Taking a different approach to muscle inflammation

Taking a different approach to muscle inflammation

by Natalie L 23 Feb 2020

As an athlete, you should be fairly familiar with the sensation of muscle inflammation. Nevertheless, it never fails to confer a appreciable level of discomfort. You might be thinking to yourself, “how should I deal with the pain? Is the inflammation dangerous?” While most people think that inflammation of any kind is always bad, that’s not always the case where muscle tissue is concerned!


What is inflammation?

Inflammation is a process that occurs in response to microbial invasion of our body; it fights the bad bugs and thereafter helps our body to repair the damaged cells. It is characterized by four main symptoms — pain, redness, heat, swelling and loss of function to a certain extent.


Types of muscle inflammation

Overall, there are two main types of muscle inflammation — acute and chronic. Though both of them have similar symptoms, they should not be taken to be the same. 


1. Acute

Acute muscle inflammation is generally considered to be “good” due to its protective and anabolic function in the short-term. During acute inflammation, anabolic signals are activated, which in turn stimulate myogenesis (muscle growth). This process helps athletes to build up muscle mass.


2. Chronic

Most things in moderation are good but can swiftly turn bad when dealt in excess. The same thing goes for inflammation. Instead of stimulating muscle growth (as in acute inflammation), chronic inflammation can lead to the breakdown of muscle tissue instead. When the process fails to be halted by the body’s immune system, inflammation can remain active for months or years. As a result, the cells that initially combat microbes can end up attacking our own muscle tissue.


Managing inflammation

1. Get tested

First and foremost, it is critical to determine whether you indeed suffer from chronic inflammation. Some common symptoms of chronic inflammation include fatigue, weight gain, body aches and gastrointestinal issues. If you consistently suffer from one or more of these symptoms and suspect that you might have chronic inflammation, do visit your doctor to test for markers of chronic inflammation in your blood.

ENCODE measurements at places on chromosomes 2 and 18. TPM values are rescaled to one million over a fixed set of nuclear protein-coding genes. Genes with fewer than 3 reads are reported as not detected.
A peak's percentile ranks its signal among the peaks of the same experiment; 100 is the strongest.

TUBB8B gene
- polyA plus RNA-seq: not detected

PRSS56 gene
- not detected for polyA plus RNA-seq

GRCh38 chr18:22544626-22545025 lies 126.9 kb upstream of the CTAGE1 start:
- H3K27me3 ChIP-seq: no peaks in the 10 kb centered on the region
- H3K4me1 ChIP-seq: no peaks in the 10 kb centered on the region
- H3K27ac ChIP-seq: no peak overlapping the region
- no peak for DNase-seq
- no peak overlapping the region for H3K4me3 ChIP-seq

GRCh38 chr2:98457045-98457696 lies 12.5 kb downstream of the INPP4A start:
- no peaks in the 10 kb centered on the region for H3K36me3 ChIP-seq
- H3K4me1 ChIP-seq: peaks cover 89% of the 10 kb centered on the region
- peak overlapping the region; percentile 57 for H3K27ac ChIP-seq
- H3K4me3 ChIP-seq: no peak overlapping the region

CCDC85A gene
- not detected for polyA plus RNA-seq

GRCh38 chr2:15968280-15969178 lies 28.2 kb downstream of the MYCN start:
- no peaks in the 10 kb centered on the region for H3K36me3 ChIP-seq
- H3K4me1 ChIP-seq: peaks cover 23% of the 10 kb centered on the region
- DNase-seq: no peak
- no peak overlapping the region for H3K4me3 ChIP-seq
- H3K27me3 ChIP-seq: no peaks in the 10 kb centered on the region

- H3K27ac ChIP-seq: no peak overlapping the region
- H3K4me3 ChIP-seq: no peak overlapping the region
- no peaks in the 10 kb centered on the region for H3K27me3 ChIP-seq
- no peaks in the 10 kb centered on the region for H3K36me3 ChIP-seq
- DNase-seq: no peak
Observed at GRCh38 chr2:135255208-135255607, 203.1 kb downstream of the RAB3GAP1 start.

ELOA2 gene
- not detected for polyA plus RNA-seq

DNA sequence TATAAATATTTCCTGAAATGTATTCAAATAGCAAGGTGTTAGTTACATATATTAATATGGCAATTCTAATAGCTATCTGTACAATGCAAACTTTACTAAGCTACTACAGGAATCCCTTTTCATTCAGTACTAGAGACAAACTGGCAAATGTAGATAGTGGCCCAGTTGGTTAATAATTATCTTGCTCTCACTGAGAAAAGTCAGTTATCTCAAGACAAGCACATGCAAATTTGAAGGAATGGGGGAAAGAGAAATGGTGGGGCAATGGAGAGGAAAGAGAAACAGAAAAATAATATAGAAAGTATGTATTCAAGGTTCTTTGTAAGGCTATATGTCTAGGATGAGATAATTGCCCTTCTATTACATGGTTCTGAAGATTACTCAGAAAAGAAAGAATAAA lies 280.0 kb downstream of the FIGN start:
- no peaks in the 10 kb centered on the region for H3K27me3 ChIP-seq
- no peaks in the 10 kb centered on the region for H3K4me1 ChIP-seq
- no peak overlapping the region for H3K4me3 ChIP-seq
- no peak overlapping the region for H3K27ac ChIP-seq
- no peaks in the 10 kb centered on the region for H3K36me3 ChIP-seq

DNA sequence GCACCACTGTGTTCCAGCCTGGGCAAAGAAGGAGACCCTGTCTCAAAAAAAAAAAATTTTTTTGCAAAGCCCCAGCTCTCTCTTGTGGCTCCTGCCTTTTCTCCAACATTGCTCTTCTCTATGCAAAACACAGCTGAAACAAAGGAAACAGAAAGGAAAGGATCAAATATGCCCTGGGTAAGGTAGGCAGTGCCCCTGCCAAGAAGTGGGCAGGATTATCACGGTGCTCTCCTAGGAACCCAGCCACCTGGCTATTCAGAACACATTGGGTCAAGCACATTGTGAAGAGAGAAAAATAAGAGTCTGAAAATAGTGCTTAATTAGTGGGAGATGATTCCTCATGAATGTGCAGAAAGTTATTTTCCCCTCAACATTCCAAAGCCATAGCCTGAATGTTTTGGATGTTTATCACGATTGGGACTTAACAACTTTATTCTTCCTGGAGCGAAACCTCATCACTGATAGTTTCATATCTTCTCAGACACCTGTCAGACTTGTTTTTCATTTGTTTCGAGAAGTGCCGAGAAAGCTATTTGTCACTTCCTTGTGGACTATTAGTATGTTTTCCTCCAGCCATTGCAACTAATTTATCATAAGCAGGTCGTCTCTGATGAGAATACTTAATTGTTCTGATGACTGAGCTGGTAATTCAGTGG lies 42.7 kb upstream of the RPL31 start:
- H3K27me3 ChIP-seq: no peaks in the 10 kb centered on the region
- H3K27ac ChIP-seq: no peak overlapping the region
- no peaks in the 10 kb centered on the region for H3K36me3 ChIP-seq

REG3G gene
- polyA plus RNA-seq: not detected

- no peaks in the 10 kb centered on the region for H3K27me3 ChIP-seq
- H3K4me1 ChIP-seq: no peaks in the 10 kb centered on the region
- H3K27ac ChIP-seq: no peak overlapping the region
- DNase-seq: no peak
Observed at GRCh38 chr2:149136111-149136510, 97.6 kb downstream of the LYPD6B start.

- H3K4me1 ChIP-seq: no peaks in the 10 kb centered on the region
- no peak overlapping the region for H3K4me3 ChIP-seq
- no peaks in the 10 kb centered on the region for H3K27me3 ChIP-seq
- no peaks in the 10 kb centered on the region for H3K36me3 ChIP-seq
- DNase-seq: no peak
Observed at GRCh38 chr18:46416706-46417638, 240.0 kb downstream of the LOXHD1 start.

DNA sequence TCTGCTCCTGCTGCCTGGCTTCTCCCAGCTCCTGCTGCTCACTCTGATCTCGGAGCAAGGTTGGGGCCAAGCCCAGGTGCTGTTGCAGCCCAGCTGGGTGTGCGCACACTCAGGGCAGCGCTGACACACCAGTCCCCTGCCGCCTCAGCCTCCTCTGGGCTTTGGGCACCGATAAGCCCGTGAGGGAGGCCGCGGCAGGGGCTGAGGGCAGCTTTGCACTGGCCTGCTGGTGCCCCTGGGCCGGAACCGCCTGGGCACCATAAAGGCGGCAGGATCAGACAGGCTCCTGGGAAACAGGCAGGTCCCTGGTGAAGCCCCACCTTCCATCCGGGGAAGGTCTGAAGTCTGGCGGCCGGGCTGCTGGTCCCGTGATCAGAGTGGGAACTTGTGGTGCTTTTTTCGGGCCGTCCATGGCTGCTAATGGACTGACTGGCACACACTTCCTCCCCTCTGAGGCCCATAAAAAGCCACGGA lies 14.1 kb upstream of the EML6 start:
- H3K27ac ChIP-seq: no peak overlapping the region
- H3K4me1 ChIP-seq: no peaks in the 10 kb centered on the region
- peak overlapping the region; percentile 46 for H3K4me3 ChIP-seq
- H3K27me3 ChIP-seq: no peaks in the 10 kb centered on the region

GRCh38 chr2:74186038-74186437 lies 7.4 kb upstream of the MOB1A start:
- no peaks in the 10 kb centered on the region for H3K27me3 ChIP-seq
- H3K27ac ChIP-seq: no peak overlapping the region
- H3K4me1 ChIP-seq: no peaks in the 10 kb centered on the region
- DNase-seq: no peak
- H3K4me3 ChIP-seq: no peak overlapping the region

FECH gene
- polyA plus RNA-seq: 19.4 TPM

2. Avoid non-steroidal anti-inflammatory drugs (NSAIDs)

Most athletes know that NSAIDs (such as ibuprofen, naproxen, aspirin, etc.) represent a fast and easy way to treat muscle inflammation. With this medication at their disposal, they can push through and train despite carrying the symptoms of inflammation. However, this drug can become dangerous when misused. If NSAIDs are taken excessively — especially in the absence of chronic inflammation – it can potentially inhibit tissue growth and prevent healing. As such, athletes are strongly advised against popping the pill for minor pains and instead to take a few days off to recover naturally. NSAIDs are better used when the pain at hand directly interferes with rest and recovery efforts.


3. Dietary changes

Instead of looking to medication, why not treat your inflammation naturally? Implementing dietary changes is a simple and effective method of doing so. Generally, foods rich in sugar, salt and fat content (such as meat, fried food, alcohol and processed food) were found to promote inflammation when consumed in large amounts. On the other hand, diets rich in fruits and vegetables were found to reduce oxidative stress and inflammation due to their nutrient density and natural anti-oxidative properties. Many tend to consider the Mediterranean diet or other plant-based diets due to such reasons.


Some level of discomfort is always expected when it comes to progressive and effective training. Adaptation is rarely a painless process, but we needn't fear this if we learn how to properly manage it. Of course, it is always of paramount importance that you listen to your body first and foremost. If signs point to you needing a few days off to recover, don’t push it. In the long term, your body will thank you!